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Manoa 13.2 (2001) 58-60

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from Water Is Water

Purna Bahadur Vaidya

Water to the Brim Spills Everywhere

Water to the brim
        spills everywhere
With barely a whis
        per--rippling it flees
With a finger's touch
        it's ready to empty itself
As unexpressed desire
        held back by ripples of shame
as unfettered youth
        ever eager to flow
at any time or place,
        brimming water spills
Before flowing
        it cannot decide
which way to go
        But, once it flows
retreat is out of the question
        Freed from its origins
its nature is to embody
        the pleasure of flowing
Topping the brim,
        it cannot stay
without moving [End Page 58]

The Restless Urge for Equality

Before moving water rounds itself
and begins to rise ever so slightly--
discerning where the land slopes before it,
where depths lie,
the world giving it flow, direction, speed
while always water's intention is to fill and swell,
while boundaries create you & me
where between yours & mine obstacles rise--it rebels,
gathering strength it flows,
and wherever it flows
as day follows day obstacles collapse,
boundaries are overcome
In the absence of boundaries and obstacles
we see wider land--where water calmly, naturally, moves on
This struggle reveals to me
that the character of the land is uneven
tempered by the speed of the flow
my innermost desire
is the equality I seek [End Page 59]

Mutual Quest

Unless I am
as naked as water,
I cannot sense
its touch throughout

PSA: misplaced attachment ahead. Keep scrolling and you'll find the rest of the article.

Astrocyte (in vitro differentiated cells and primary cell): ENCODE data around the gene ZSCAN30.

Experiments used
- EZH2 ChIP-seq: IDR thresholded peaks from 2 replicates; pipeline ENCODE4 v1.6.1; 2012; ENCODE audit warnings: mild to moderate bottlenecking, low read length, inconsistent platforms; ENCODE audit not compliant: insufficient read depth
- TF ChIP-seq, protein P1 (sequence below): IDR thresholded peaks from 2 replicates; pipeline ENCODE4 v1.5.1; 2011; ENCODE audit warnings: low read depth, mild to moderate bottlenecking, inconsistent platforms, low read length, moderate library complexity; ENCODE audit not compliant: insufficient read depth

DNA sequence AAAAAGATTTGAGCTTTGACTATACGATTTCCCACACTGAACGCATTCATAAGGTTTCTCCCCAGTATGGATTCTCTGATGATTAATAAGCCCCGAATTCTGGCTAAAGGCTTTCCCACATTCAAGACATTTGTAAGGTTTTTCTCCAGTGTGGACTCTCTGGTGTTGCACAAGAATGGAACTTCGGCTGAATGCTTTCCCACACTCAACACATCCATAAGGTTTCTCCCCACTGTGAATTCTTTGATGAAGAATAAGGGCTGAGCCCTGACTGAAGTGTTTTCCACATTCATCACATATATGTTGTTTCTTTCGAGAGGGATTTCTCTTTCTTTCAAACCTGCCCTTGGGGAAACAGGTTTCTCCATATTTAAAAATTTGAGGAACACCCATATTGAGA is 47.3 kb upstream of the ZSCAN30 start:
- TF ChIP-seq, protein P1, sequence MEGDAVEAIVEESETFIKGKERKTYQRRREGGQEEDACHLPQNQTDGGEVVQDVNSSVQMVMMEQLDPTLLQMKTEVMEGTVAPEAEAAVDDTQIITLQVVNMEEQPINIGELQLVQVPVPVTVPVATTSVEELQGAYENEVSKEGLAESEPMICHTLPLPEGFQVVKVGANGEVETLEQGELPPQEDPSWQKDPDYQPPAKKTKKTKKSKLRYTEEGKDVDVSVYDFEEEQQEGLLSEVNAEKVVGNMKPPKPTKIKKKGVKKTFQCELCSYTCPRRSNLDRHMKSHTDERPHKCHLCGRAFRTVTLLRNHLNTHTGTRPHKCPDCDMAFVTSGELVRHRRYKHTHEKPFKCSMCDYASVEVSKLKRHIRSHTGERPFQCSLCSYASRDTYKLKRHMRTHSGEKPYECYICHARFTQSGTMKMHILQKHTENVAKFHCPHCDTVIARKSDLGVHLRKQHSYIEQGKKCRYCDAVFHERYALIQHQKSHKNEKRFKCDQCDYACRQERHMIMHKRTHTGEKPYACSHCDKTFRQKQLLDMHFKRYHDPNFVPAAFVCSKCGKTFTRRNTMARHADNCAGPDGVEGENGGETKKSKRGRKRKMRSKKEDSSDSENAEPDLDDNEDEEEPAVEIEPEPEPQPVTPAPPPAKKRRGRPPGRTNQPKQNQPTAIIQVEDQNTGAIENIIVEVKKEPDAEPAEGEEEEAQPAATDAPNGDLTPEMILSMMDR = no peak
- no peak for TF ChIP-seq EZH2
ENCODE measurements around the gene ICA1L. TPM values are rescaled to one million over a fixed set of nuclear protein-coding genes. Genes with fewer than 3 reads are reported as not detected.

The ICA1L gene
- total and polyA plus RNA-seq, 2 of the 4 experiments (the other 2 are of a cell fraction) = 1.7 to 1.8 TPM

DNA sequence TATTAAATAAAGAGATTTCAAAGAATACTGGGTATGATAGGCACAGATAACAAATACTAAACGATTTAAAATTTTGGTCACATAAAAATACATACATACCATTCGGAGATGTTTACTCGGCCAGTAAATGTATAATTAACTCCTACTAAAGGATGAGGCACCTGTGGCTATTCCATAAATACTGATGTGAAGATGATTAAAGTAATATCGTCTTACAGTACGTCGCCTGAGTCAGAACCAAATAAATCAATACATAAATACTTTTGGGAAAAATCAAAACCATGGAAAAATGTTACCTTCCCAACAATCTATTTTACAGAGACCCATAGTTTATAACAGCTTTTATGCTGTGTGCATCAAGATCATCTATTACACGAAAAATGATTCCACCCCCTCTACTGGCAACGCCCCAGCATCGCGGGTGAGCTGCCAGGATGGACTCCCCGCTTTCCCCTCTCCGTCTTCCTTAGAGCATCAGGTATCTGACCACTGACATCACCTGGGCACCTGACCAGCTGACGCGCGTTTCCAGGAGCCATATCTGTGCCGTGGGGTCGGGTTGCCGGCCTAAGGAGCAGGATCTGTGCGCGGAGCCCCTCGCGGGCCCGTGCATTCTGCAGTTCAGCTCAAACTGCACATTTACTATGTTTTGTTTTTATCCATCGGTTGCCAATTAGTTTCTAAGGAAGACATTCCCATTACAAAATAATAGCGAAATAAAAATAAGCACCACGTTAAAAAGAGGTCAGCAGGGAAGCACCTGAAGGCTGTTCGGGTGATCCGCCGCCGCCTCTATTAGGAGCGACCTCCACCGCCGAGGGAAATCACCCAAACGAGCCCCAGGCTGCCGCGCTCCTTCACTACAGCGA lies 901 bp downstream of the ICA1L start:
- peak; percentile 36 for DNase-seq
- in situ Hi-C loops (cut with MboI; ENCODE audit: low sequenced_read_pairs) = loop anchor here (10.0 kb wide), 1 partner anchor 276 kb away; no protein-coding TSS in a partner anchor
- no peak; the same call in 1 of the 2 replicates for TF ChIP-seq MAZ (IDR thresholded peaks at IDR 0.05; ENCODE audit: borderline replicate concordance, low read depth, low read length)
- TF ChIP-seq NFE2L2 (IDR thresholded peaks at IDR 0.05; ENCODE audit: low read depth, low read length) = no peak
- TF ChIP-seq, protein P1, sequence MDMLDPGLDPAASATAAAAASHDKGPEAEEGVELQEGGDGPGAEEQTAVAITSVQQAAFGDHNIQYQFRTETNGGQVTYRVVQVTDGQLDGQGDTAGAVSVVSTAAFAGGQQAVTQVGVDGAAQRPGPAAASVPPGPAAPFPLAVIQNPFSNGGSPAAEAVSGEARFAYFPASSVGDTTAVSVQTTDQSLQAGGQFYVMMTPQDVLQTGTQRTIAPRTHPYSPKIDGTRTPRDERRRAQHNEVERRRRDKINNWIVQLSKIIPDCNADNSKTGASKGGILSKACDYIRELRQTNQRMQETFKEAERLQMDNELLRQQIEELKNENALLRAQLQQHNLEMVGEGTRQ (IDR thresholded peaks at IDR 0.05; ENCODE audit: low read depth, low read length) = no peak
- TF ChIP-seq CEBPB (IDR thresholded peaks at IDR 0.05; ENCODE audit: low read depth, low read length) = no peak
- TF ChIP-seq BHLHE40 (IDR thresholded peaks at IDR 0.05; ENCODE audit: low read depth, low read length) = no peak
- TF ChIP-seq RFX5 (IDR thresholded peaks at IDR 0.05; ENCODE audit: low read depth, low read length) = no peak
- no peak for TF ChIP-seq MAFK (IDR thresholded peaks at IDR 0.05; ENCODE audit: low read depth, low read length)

my body
I experience the warmth,
the pressure
Through touch I know
my own heat
given over
What holds me fears
being fire, and
I fear those icy claws
To meet somewhere in between,
that is our mutual quest,
our meeting point

Translations by Wayne Amtzis and the author

Purna Bahadur Vaidya writes in the language of the Newars. His major work, La la kha (Water is water), is a collection of eighty-four poems "refracted through water" and written over a twenty-five-year period. Translations of his work into Nepali are collected in Poorna Baidya Kabita. Translations of his poetry into English can be found in A Representative Collection of Nepal Bhasa Poems and the Journal of South Asian Literature.

Wayne Amtzis is cotranslator of Two Sisters: The Poetry of Benju Sharma and Manju Kanchuli and From The Lake, Love: The Poetry of Banira Giri. His photos of Kathmandu appear in the collection flatLine witness. A book-length series of his poems and photos is forthcoming in Studies in Nepali History and Society.



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pp. 58-60
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